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Maybe title isn't 100% accurate.

So let's say there is state X, where people have to pick 30 electors. As I know there is a rule 'winner takes all'. What happens when one of parties win in state slightly? I mean 51% voters picked 20 electors who supports candidate A, and 49% of them voted for 20 electors supporting candidate B. Which one electors will be chose to "final" voting (sorry for lack of specialist vocabulary)?

I mean state needs to type 30 people, but there is only 20 from victory party. What happens then?

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  • The situation you describe could never occur. While the exact rules vary from state to state, essentially a voter is voting for a set of electors chosen by the party, and the most votes for a given party/candidate selects that set of electors, so where there is winner takes all, the set of electors is equal to the total number of electors for that state
    – eques
    Nov 11 '16 at 16:56
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Voters do not pick any number of electors directly. If a state has 30 electors and party A wins with 51% of the popular vote, then 30 electors supporting the candidate for party A will be chosen.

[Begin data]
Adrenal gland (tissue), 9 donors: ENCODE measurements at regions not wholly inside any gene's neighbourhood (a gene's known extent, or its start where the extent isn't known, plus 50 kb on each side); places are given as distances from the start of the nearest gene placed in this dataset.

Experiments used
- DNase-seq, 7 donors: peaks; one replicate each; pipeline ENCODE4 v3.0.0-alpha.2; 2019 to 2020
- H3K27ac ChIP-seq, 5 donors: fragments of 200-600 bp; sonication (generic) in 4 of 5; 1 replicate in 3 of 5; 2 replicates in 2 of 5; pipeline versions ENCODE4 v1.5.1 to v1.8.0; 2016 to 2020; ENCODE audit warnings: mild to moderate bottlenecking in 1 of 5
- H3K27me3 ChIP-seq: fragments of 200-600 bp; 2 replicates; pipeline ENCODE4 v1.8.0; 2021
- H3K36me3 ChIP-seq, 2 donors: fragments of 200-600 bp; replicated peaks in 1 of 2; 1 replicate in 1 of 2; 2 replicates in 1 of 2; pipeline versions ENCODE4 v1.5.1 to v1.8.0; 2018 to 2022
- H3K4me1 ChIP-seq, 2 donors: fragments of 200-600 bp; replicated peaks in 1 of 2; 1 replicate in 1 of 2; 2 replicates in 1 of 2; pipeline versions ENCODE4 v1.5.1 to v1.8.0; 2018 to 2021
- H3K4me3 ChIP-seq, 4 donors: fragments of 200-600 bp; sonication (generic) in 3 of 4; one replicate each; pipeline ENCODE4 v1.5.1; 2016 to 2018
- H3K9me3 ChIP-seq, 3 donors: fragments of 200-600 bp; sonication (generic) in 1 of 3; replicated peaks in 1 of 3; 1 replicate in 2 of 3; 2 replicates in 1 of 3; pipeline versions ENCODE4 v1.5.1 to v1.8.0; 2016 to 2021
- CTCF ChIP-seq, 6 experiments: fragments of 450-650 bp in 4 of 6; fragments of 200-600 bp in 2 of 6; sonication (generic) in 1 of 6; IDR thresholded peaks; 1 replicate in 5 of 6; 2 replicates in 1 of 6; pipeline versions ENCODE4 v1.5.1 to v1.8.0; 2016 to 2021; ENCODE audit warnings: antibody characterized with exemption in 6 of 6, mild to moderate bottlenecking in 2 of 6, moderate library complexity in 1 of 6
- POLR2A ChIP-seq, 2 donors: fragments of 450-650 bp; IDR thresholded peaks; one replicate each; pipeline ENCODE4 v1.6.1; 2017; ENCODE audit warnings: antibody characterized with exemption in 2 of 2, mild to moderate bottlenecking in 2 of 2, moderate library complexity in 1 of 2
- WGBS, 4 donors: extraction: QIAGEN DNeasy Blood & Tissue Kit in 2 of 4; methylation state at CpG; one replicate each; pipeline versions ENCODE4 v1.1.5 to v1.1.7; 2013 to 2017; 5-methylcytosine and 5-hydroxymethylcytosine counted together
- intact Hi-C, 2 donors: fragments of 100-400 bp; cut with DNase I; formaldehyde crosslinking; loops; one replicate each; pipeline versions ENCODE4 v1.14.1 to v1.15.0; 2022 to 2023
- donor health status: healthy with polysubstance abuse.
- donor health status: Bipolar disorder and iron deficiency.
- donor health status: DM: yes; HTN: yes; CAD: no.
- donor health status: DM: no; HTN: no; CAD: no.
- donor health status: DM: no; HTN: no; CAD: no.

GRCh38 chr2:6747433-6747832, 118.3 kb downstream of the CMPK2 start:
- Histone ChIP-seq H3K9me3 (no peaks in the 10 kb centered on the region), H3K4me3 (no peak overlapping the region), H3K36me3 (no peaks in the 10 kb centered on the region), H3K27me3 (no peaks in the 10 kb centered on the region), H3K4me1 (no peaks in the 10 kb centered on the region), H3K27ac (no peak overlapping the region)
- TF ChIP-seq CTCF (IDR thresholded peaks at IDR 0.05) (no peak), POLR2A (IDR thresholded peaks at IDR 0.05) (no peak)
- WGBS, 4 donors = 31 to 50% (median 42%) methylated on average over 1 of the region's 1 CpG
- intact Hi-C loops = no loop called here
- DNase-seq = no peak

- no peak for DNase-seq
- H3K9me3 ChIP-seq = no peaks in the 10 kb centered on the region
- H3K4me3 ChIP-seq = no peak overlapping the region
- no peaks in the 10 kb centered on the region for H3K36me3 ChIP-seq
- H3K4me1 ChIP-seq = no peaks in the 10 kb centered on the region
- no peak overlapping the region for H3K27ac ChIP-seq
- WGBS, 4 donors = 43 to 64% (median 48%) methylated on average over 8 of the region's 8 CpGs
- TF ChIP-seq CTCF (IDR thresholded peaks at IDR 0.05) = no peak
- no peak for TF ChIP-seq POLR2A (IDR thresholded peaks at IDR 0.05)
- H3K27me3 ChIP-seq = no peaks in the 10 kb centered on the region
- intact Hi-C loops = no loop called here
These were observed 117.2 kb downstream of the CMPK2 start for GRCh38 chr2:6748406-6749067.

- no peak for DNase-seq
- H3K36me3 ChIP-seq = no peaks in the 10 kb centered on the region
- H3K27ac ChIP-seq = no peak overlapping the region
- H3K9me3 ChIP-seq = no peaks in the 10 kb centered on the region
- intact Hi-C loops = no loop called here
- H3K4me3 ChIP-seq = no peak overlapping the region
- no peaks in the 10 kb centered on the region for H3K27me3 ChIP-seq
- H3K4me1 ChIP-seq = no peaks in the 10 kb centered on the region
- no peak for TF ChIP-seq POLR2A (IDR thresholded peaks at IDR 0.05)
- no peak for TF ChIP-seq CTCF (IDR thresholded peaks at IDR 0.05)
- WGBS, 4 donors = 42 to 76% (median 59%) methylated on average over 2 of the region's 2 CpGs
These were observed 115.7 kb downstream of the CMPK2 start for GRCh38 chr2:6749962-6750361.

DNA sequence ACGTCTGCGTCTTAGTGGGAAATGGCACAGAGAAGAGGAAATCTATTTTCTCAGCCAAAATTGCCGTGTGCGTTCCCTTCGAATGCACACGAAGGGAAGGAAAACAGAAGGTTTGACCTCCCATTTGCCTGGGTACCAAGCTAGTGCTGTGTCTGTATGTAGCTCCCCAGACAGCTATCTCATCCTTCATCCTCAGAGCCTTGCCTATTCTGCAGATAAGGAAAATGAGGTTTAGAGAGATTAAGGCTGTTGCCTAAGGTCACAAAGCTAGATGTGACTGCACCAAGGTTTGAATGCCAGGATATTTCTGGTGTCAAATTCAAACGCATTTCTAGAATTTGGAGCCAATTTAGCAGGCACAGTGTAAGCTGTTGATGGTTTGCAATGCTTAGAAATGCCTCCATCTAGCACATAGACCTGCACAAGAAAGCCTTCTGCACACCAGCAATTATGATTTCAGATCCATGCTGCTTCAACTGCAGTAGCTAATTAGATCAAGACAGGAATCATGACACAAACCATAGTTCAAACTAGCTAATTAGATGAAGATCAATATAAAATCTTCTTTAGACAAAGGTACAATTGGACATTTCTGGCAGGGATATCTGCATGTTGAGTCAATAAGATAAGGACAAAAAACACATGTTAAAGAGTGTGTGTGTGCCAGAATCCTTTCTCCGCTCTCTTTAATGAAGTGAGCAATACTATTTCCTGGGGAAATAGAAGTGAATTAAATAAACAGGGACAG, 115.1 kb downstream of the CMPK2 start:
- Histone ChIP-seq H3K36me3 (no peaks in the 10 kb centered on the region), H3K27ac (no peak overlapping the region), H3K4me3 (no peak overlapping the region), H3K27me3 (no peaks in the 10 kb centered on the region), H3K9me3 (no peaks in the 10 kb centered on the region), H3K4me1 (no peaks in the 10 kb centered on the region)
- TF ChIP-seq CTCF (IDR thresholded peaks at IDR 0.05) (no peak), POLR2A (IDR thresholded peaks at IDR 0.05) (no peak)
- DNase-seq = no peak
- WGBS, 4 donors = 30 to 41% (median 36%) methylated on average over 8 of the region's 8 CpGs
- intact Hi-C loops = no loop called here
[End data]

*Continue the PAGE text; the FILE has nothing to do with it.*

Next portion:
Any party who received any electors will receive all 30.

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  • Ok, that's what I thought (about parties). Well, but I thought voters picks particular electors, doesn't it depend on state? Who chose these 30 electors? Party power?
    – Szkaplerny
    Nov 9 '16 at 2:10
  • No, there is no state where voters pick electors directly. Almost no one except party leaders have any idea who the electors even are. The electors are typically trusted party members. Nov 9 '16 at 2:48
  • Expect that ones faithless? ;) Thanks for answers, I'm from EU, so maybe my questions were silly :/
    – Szkaplerny
    Nov 9 '16 at 2:57
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    @Szkaplerny despite the talk of "faithless electors"; it's an extremely rare occurrence. There was one in 2000 and the last time a faithless elector crossed party lines was 1972.
    – eques
    Nov 11 '16 at 16:53
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Almost all states follow a "winner-takes-all" policy: if a candidate gets a plurality of the vote in that state, then the group of electors chosen by that candidate's party are the ones who vote.

There are two exceptions to this: Nebraska and Maine. In those states, two electors are allocated to the party that wins a plurality statewide. Additionally, one elector is allocated for each congressional district that a party's candidate wins.

Note that this is plurality, not majority. Utah is likely to split 35% Trump/25% McMullan/25% Clinton/5% other. Despite not getting a majority, the Republicans would still get all six electoral votes from that state.

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